US5445934A (en) 1989-06-07 1995-08-29 Affymax Technologies N.V. Array of oligonucleotides on a solid substrate
US5453252A (en) 1994-02-25 1995-09-26 Truett; William L. Screen cell for spectroscopy
US5455008A (en) 1992-10-16 1995-10-03 Thomas Jefferson University Apparatus for robotically performing sanger dideoxynucleotide DNA sequencing reactions using controlled pipet
US5466583A (en) 1991-05-01 1995-11-14 Thomson; Kenneth S. Method and apparatus for performing 3-dimensional antibiotic susceptibility tests
US5475610A (en) 1990-11-29 1995-12-12 The Perkin-Elmer Corporation Thermal cycler for automatic performance of the polymerase chain reaction with close temperature control
US5476744A (en) 1991-11-11 1995-12-19 Minolta Camera Kabushiki Kaisha Toner for developing electrostatic latent images
US5492806A (en) 1987-04-01 1996-02-20 Hyseq, Inc. Method of determining an ordered sequence of subfragments of a nucleic acid fragment by hybridization of oligonucleotide probes
US5504007A (en) 1989-05-19 1996-04-02 Becton, Dickinson And Company Rapid thermal cycle apparatus
US5506141A (en) 1982-05-10 1996-04-09 Bar-Ilan University Apertured cell carrier
US5508200A (en) 1992-10-19 1996-04-16 Tiffany; Thomas Method and apparatus for conducting multiple chemical assays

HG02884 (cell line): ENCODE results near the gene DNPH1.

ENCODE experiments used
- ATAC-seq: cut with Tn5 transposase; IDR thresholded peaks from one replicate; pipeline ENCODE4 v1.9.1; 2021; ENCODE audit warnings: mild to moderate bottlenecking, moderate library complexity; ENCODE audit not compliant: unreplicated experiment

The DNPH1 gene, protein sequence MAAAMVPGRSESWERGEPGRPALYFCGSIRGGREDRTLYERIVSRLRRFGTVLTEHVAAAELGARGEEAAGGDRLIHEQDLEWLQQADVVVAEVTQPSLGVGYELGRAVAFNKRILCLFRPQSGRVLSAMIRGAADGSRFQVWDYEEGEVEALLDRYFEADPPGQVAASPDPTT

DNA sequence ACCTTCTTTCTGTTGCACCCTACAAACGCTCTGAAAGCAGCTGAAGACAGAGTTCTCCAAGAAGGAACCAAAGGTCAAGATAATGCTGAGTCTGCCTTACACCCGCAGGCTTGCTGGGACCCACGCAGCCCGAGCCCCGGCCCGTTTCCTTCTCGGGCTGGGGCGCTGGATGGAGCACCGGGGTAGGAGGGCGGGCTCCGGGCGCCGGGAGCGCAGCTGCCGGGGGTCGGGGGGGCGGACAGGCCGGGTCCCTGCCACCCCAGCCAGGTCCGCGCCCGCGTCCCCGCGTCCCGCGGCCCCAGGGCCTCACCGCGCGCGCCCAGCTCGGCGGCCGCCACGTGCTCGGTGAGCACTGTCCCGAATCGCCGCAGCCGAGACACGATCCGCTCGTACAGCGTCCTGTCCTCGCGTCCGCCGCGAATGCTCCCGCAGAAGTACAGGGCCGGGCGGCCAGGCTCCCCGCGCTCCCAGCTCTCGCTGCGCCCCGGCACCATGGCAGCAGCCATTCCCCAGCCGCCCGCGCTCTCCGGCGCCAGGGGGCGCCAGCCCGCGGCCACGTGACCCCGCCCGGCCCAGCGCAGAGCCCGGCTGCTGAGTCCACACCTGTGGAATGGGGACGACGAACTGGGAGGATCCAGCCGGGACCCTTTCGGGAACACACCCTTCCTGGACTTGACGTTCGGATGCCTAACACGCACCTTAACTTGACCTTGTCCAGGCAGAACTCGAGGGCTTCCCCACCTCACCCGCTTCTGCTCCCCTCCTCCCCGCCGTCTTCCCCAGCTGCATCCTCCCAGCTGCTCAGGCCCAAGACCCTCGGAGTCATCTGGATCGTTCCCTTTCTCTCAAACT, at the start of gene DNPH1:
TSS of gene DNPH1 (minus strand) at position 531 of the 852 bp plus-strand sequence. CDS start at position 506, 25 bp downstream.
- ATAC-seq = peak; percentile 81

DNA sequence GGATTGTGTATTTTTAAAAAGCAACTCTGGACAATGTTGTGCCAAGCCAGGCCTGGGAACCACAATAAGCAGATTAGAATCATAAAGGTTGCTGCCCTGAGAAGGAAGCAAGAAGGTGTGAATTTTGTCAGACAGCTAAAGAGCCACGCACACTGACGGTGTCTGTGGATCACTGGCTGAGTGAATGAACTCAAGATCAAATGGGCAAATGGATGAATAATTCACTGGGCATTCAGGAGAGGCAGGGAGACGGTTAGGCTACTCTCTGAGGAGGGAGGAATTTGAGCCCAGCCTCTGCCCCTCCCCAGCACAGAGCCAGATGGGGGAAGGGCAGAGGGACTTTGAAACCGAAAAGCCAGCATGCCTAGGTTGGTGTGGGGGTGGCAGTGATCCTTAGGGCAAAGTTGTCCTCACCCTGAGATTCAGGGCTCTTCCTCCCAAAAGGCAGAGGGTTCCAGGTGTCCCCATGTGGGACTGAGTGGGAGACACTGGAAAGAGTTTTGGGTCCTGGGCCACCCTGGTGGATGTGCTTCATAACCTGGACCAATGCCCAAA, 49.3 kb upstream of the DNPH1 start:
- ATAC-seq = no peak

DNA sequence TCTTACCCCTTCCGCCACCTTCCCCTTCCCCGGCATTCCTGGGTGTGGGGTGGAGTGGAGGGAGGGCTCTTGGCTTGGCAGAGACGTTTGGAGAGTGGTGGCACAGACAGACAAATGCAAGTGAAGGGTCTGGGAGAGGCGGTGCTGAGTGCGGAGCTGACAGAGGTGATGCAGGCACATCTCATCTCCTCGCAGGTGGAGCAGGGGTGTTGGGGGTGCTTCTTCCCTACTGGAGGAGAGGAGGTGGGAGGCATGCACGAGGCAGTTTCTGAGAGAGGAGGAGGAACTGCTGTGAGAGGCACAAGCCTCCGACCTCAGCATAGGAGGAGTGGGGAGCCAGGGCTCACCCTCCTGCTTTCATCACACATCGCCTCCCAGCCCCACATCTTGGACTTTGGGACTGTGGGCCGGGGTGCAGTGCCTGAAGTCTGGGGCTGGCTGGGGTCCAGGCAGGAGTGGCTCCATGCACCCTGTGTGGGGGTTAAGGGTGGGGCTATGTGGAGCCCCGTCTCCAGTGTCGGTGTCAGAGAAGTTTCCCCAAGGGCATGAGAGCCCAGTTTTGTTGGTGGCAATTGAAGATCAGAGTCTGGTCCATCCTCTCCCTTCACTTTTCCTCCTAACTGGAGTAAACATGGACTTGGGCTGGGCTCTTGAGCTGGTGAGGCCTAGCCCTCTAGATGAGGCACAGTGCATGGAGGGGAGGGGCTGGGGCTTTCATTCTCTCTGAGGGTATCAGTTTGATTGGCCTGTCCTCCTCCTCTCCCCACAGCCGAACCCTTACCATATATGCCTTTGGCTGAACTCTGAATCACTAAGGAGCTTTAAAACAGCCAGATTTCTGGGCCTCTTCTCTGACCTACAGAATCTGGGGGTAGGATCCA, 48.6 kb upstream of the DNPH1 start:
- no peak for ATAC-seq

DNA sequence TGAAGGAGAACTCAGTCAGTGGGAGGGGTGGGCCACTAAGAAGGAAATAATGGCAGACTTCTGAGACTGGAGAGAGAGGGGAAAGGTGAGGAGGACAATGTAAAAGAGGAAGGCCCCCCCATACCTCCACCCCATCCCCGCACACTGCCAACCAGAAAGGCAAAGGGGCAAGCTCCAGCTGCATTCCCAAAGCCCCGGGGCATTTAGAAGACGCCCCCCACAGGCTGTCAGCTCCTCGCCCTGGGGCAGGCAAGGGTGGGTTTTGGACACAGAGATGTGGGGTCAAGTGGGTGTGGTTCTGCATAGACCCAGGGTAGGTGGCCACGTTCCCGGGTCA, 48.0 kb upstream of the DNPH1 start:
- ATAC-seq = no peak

US5508197A (en) 1994-07-25 1996-04-16 The Regents, University Of California High-speed thermal cycling system and method of use
US5519218A (en) 1993-08-04 1996-05-21 Chang; On Kok Sample holder for spectroscopy
US5525464A (en) 1987-04-01 1996-06-11 Hyseq, Inc. Method of sequencing by hybridization of oligonucleotide probes
US5538848A (en) 1994-11-16 1996-07-23 Applied Biosystems Division, Perkin-Elmer Corp. Method for detecting nucleic acid amplification using self-quenching fluorescence probe
US5554339A (en) 1988-11-14 1996-09-10 I-Stat Corporation Process for the manufacture of wholly microfabricated biosensors
US5560811A (en) 1995-03-21 1996-10-01 Seurat Analytical Systems Incorporated Capillary electrophoresis apparatus and method
US5561071A (en) 1989-07-24 1996-10-01 Hollenberg; Cornelis P. DNA and DNA technology for the construction of networks to be used in chip construction and chip production (DNA-chips)